US5556172A - Brush seal bristle cutting method - Google Patents

Brush seal bristle cutting method Download PDF

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Publication number
US5556172A
US5556172A US08/240,555 US24055594A US5556172A US 5556172 A US5556172 A US 5556172A US 24055594 A US24055594 A US 24055594A US 5556172 A US5556172 A US 5556172A
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United States
Prior art keywords
bristles
plate
machining
method
binder
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Expired - Fee Related
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US08/240,555
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Harold Howe
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Technetics Corp
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Technetics Corp
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Assigned to TECHNETICS CORP. reassignment TECHNETICS CORP. ASSIGNMENT OF ASSIGNORS INTEREST (SEE DOCUMENT FOR DETAILS). Assignors: HOWE, HAROLD
Assigned to BANQUE PARIBAS reassignment BANQUE PARIBAS SECURITY INTEREST (SEE DOCUMENT FOR DETAILS). Assignors: TECHNETICS CORPORATION
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Publication of US5556172A publication Critical patent/US5556172A/en
Assigned to BANKERS TRUST COMPANY reassignment BANKERS TRUST COMPANY SECURITY AGREEMENT Assignors: INTERNATIONAL COLD STORAGE CO., INC.
Anticipated expiration legal-status Critical
Application status is Expired - Fee Related legal-status Critical

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    • AHUMAN NECESSITIES
    • A46BRUSHWARE
    • A46DMANUFACTURE OF BRUSHES
    • A46D9/00Machines for finishing brushes
    • A46D9/02Cutting; Trimming
    • AHUMAN NECESSITIES
    • A46BRUSHWARE
    • A46DMANUFACTURE OF BRUSHES
    • A46D1/00Bristles; Selection of materials for bristles
    • A46D1/08Preparing uniform tufts of bristles
    • FMECHANICAL ENGINEERING; LIGHTING; HEATING; WEAPONS; BLASTING
    • F16ENGINEERING ELEMENTS AND UNITS; GENERAL MEASURES FOR PRODUCING AND MAINTAINING EFFECTIVE FUNCTIONING OF MACHINES OR INSTALLATIONS; THERMAL INSULATION IN GENERAL
    • F16JPISTONS; CYLINDERS; SEALINGS
    • F16J15/00Sealings
    • F16J15/16Sealings between relatively-moving surfaces
    • F16J15/32Sealings between relatively-moving surfaces with elastic sealings, e.g. O-rings
    • F16J15/3284Sealings between relatively-moving surfaces with elastic sealings, e.g. O-rings characterised by their structure; Selection of materials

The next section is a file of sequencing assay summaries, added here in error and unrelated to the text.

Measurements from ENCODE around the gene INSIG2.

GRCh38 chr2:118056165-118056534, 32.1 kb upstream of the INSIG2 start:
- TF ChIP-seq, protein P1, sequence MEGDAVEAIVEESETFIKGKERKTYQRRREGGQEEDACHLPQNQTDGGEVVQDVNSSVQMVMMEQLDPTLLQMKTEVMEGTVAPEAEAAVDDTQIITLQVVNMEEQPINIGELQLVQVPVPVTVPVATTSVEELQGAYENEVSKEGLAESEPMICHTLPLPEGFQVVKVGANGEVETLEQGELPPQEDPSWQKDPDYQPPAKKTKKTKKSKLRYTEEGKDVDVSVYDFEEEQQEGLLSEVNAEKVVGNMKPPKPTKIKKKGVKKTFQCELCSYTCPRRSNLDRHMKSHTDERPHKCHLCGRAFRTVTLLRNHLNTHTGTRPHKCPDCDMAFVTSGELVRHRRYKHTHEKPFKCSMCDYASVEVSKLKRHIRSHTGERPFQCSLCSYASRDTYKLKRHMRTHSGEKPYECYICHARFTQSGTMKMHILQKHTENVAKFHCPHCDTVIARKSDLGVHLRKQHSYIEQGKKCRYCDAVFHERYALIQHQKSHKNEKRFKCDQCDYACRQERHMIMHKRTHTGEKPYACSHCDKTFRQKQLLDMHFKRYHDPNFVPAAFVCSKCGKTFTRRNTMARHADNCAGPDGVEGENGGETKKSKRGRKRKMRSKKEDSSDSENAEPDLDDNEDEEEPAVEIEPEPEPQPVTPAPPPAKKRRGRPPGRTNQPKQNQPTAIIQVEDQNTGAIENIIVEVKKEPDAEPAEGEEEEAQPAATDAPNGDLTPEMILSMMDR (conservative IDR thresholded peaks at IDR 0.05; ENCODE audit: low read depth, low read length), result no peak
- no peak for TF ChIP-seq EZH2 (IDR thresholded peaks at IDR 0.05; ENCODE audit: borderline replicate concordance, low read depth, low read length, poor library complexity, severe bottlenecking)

• F16J15/3288Filamentary structures, e.g. brush seals

Abstract

A method for cutting the bristles which form the sealing ends of a brush seal, in which the tightly packed bristles are infiltrated with a liquid binder which is then hardened to form a rigid composite of bristles and binder. The resulting rigid composite can then easily be machined (cut or ground) without damage to the bristles. For metallic bristles, conventional fine line cutting methods such as single point turning or milling, are employed. Ceramic bristles, are machined by conventional bore grinding. After machining, the binder material may be immediately removed by melting or dissolution. Alternatively, the binder may be left on the bristles to provide protection during subsequent machining or handling procedures. The method provides accurate, smooth cuts while offering a combination of low cost and high production rates.

Description

TECHNICAL FIELD

This invention relates to the manufacture of brush seals and is particularly directed to an improved method of cutting the free ends of the sealing bristles to achieve a truly even cut. This method is applicable to bristle fibers made from various materials including metals, plastics, and ceramics.

BACKGROUND

Brush seals provide an effective seal against fluid media, in which the tightly packed bristles form a flexible contact, generally with a rotating member. The projecting, free ends of the bristles must be cut evenly and smooth, to provide both enhanced sealing and reduced wear on the surface of the rotating member. Three basic procedures have been employed to achieve such cutting.

One such method, conventional bore grinding of the bristles, is shown in U.S. Pat. No. 4,678,113. In this process, probably the slowest of the three basic methods, a power driven grinding wheel is mounted for axial movement relative to a supported seal member. The seal is rotated while at the same time the grinding wheel is rotated and reciprocated axially to grind the internal bore of the seal. This method is not widely employed since it has been found difficult to maintain a true bore. Additionally, with respect to metal bristles, bore grinding is the slowest of the three known techniques.

The '113 patent also notes that the inner diameter may be finished by tip grinding. The tip grinding process is shown in greater detail in U.S. Pat. No. 4,839,997, the disclosure of which is incorporated herein, by reference. An abrasive tip cutter is used to cut through the bristles in an axial direction and offers the advantage of being the fastest of the three known techniques. However, this method, analogous to conventional hole saw cutting, requires a different diameter hole saw for each different brush seal diameter. A further disadvantage of this type of cutter is the high cost, due to its short useful life. New cutters must be purchased periodically because of rapid wear, which is soon reflected on the finished bore size. The cutter design, itself, is primarily responsible for this wear. Rather than using saw teeth as in the conventional hole saw cutter, cutting is achieved by attaching abrasive grit to the sharp edge of the cutter. Grit adhesion strength on the sharp edge is low because of the small amount of contact between the grit particle and the fine edge--resulting in grit particles breaking free from the substrate edge.

The other method for machining bristles is Electro Discharge Machining, the disadvantages of which are also shown in the '997 patent. A disadvantage of this procedure is its high cost requiring the purchase of an expensive EDM machine--with the expense increasing dramatically for large diameter brush seals. The cutting process is slow, and there is generally a recast layer left by the cutting process, which must subsequently be removed by an abrasive technique--further adding to the cost.

DISCLOSURE OF THE INVENTION